1890 2,633+17.7%
1900 2,131−19.1%
1910 2,202+3.3%
1920 2,173−1.3%
1930 2,392+10.1%
1940 2,320−3.0%
1950 2,804+20.9%
1960 3,261+16.3%
1970 4,245+30.2%
1980 4,451+4.9%
1990 5,166+16.1%
2000 6,138+18.8%
2010 6,338+3.3%
* = population estimate. [5] [6] [7] [8] [9] [10]

As of the census [11] of 2000, there were 6,138 people, 2,233 households, and 1,699 families residing in the town. The population density was 719.6 people per square mile (277.8/km2). There were 2,295 housing units at an average density of 269.1 per square mile (103.9/km2). The racial makeup of the town was 98.27% White, 0.39% African American, 0.11% Native American, 0.28% Asian, 0.29% from other races, and 0.65% from two or more races. Hispanic or Latino of any race were 0.90% of the population.

There were 2,233 households, out of which 40.6% had children under the age of 18 living with them, 62.8% were married couples living together, 10.3% had a female householder with no husband present, and 23.9% were non-families. 19.8% of all households were made up of individuals, and 9.2% had someone living alone who was 65 years of age or older. The average household size was 2.73 and the average family size was 3.16.

In the town, the population was spread out, with 29.0% under the age of 18, 5.0% from 18 to 24, 31.4% from 25 to 44, 23.6% from 45 to 64, and 11.0% who were 65 years of age or older. The median age was 37 years. For every 100 females, there were 94.9 males. For every 100 females age 18 and over, there were 90.5 males.

The median income for a household in the town was $58,692, versus $65,401 statewide, and the median income for a family was $69,118. Males had a median income of $48,718 versus $35,325 for females. The per capita income for the town was $24,869. About 1.9% of families and 2.7% of the population were below the poverty line, including 0.7% of those under age 18 and 7.7% of those age 65 or over.

Government

Merrimac is governed by the New England town meeting form of government, a kind of participatory direct democracy. Three selectmen are elected to administer the government, but all major decisions, as well as many minor decisions, are handled during the town's annual town meeting, as well as special town meetings, if required. The board of selectman has three seats. The current chair of the board is Joel Breen, and the other member is Ben Beaulieu.

Per the constitution of the Commonwealth of Massachusetts, any resident of Merrimac may introduce legislation with the support of 10 registered voters.

Merrimac is part of the Massachusetts Senate's 1st Essex district. [12]

Education

The following schools in the Pentucket Regional School District serve the town of Merrimac. All regional schools, however, are located in neighboring West Newbury. Merrimac High School operated until 1958, but closed when Pentucket Regional High School opened.

For high school, students also have the option of attending the following vocational/agricultural schools.

Notable people

A statue of Merrimac native Ephraim Morse, far left, in Sefton Plaza of San Diego, California's Balboa Park, which he helped found and develop. Ephraim Morse, Alonzo Horton, and George White Marston statues; Founders Plaza, Balboa Park, San Diego, California.jpg
A statue of Merrimac native Ephraim Morse, far left, in Sefton Plaza of San Diego, California's Balboa Park, which he helped found and develop.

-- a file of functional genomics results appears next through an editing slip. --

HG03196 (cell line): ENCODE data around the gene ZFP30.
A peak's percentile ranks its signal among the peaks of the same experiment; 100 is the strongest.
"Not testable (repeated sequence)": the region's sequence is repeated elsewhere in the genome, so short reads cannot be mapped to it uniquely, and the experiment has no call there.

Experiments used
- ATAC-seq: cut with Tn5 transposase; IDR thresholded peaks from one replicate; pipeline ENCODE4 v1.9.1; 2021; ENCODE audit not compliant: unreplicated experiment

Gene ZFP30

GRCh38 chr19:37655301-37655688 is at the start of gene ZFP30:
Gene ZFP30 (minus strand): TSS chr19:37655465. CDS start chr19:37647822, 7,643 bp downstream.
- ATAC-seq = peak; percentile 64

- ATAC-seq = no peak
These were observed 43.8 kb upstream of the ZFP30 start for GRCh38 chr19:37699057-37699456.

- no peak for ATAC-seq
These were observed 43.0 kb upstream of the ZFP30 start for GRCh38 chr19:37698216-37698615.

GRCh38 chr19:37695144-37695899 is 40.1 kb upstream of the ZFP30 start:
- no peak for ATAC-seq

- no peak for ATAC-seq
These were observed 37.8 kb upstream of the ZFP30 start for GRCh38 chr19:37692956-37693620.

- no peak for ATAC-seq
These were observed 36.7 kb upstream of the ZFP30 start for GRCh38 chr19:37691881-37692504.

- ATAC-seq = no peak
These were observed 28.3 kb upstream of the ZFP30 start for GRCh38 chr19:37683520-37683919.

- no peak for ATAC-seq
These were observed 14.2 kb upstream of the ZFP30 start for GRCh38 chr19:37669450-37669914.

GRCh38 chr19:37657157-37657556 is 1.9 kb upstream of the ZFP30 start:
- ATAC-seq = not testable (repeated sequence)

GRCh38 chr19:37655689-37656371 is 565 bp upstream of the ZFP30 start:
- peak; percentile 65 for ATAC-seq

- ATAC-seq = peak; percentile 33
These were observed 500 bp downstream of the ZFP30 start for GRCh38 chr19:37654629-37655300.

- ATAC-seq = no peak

Sites of interest

Annual events

Merrimac is home to several regional events:

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References

  1. "Profile of General Population and Housing Characteristics: 2010 Demographic Profile Data (DP-1): Merrimac town, Essex County, Massachusetts". United States Census Bureau . Retrieved September 4, 2012.
  2. Merrill, Joseph (1880). History of Amesbury: Including the First Seventeen Years of Salisbury, to the Separation in 1654; and Merrimac, from Its Incorporation in 1876. Press of F. P. Stiles. p. 246.
  3. Merrill, Joseph (1880). History of Amesbury: Including the First Seventeen Years of Salisbury, to the Separation in 1654; and Merrimac, from Its Incorporation in 1876. Press of F. P. Stiles. p. 344.
  4. "Geographic Identifiers: 2010 Demographic Profile Data (G001): Merrimac town, Essex County, Massachusetts". United States Census Bureau . Retrieved September 4, 2012.
  5. "TOTAL POPULATION (P1), 2010 Census Summary File 1, All County Subdivisions within Massachusetts". United States Census Bureau. Archived from the original on February 12, 2020. Retrieved September 13, 2011.
  6. "1990 Census of Population, General Population Characteristics: Massachusetts" (PDF). US Census Bureau. December 1990. Table 76: General Characteristics of Persons, Households, and Families: 1990. 1990 CP-1-23. Archived from the original (PDF) on December 7, 2013. Retrieved July 12, 2011.
  7. "1980 Census of the Population, Number of Inhabitants: Massachusetts" (PDF). US Census Bureau. December 1981. Table 4. Populations of County Subdivisions: 1960 to 1980. PC80-1-A23. Retrieved July 12, 2011.
  8. "1950 Census of Population" (PDF). 1: Number of Inhabitants. Bureau of the Census. 1952. Section 6, Pages 21–10 and 21-11, Massachusetts Table 6. Population of Counties by Minor Civil Divisions: 1930 to 1950. Retrieved July 12, 2011.Cite journal requires |journal= (help)
  9. "1920 Census of Population" (PDF). Bureau of the Census. Number of Inhabitants, by Counties and Minor Civil Divisions. Pages 21–5 through 21-7. Massachusetts Table 2. Population of Counties by Minor Civil Divisions: 1920, 1910, and 1920. Retrieved July 12, 2011.
  10. "1890 Census of the Population" (PDF). Department of the Interior, Census Office. Pages 179 through 182. Massachusetts Table 5. Population of States and Territories by Minor Civil Divisions: 1880 and 1890. Retrieved July 12, 2011.
  11. "U.S. Census website". United States Census Bureau . Retrieved January 31, 2008.
  12. Massachusetts General Court, "An Act Establishing Executive Councillor and Senatorial Districts", Session Laws: Acts (2011), retrieved April 15, 2020